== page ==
What causes it

A herd mentality can only happen when, person by person, we all buy into something. It builds into a herd of people, all following in the same direction with blind belief. The reason this phenomenon occurs is that our brain does not always need an absolute truth to believe in something; it just needs evidence that you aren’t alone in your beliefs and the barriers of practical thinking come down.

Consider how you trust the word of your best friend or your partner or your colleague; each has a different context and level of trust in your life. You may, for example, trust your colleague with a work process or a work-based idea but not with relationship advice. Trust is contextual to the person and environment, and sometimes you will reject or doubt what they say. Being able to instinctively accept or reject a point of view is manageable when it is part of a 1:1 interaction. Where the herd is scuffing its hooves - ready to pull you in - is when you are being convinced of something via multiple sources. Let’s go full Trump.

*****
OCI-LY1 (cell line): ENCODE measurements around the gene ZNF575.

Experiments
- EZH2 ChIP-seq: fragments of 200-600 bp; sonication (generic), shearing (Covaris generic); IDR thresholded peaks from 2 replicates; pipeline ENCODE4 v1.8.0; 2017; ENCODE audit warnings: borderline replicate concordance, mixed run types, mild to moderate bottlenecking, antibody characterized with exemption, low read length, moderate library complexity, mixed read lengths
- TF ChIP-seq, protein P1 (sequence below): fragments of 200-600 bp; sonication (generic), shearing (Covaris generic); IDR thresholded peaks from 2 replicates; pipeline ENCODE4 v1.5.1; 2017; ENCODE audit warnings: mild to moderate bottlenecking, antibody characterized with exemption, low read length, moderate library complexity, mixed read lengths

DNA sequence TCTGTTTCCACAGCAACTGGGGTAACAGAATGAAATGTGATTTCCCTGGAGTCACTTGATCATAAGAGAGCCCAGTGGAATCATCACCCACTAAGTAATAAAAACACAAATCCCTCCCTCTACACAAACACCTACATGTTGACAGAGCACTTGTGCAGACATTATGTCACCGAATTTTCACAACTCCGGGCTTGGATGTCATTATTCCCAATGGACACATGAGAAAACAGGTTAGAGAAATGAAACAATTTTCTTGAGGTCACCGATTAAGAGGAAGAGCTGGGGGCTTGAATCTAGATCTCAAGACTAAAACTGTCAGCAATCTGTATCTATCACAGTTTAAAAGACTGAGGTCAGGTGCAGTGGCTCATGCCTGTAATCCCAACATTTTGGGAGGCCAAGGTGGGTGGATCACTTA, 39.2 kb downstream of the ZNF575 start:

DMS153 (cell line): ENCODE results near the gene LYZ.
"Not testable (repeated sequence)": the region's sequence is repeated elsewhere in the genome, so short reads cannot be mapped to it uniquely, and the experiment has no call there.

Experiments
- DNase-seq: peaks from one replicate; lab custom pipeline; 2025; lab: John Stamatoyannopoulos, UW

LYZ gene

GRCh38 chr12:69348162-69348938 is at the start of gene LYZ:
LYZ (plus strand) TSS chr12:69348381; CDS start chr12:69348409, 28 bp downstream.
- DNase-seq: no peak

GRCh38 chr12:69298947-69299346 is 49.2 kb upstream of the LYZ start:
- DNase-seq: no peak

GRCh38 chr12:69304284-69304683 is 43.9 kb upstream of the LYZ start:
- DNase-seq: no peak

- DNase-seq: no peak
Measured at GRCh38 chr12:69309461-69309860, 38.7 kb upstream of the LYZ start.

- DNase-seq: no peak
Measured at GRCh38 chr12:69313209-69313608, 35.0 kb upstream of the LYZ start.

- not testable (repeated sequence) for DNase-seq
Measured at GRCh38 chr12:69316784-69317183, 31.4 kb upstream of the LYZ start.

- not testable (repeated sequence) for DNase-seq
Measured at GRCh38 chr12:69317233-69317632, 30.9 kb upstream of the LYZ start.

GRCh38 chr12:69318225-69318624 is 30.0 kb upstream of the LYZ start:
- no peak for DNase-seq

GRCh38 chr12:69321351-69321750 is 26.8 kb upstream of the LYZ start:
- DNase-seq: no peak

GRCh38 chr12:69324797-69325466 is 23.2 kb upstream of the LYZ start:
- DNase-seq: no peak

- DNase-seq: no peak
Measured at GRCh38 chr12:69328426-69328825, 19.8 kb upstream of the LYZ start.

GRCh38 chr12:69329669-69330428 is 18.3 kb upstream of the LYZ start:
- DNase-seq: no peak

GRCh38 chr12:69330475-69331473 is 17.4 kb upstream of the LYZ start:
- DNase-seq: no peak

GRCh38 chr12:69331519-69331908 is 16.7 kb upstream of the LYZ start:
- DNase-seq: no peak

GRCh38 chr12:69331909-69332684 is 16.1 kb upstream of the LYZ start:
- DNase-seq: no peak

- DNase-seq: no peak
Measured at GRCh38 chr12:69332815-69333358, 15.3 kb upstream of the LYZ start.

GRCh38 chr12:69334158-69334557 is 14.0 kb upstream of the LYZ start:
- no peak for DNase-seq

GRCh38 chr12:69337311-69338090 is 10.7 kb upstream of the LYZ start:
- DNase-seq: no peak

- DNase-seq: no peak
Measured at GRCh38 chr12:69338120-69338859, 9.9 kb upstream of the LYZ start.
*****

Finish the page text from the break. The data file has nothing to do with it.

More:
Trump the Wrangler

My American friends are constantly showing their sadness and concern about The Trump Show - it’s a total billionaire mindset ‘don’t tell me what to do, you’re fired’ shit show - and whilst the comms dude’s short reign was nuts, I don’t want to pick on Scaramanga:


Side note: Bring this dude back in new Bond Movies. I foresee Idris Elba (new Bond bet) taking him down.

Instead I’ll share one of the strategies that Trump and his team used to get elected. It will go down as one of the biggest confidence tricks ever carried out. Getting an ex-Democrat with zero political experience elected as Republican POTUS? They had a major challenge, so how to change voters’ perception? What they knew was that fear was playing a huge part among their electorate (after all they had learning points of this from the recent Brexit referendum results). This fear was based on issues like Migration, Income, Uncertainty and all fears were based on  perception vs the truth. The key to creating a herd mentality is allowing anyone in your target market (in this case, the electorate) to feel all their frustrations in life are because of other people, things outside of their control.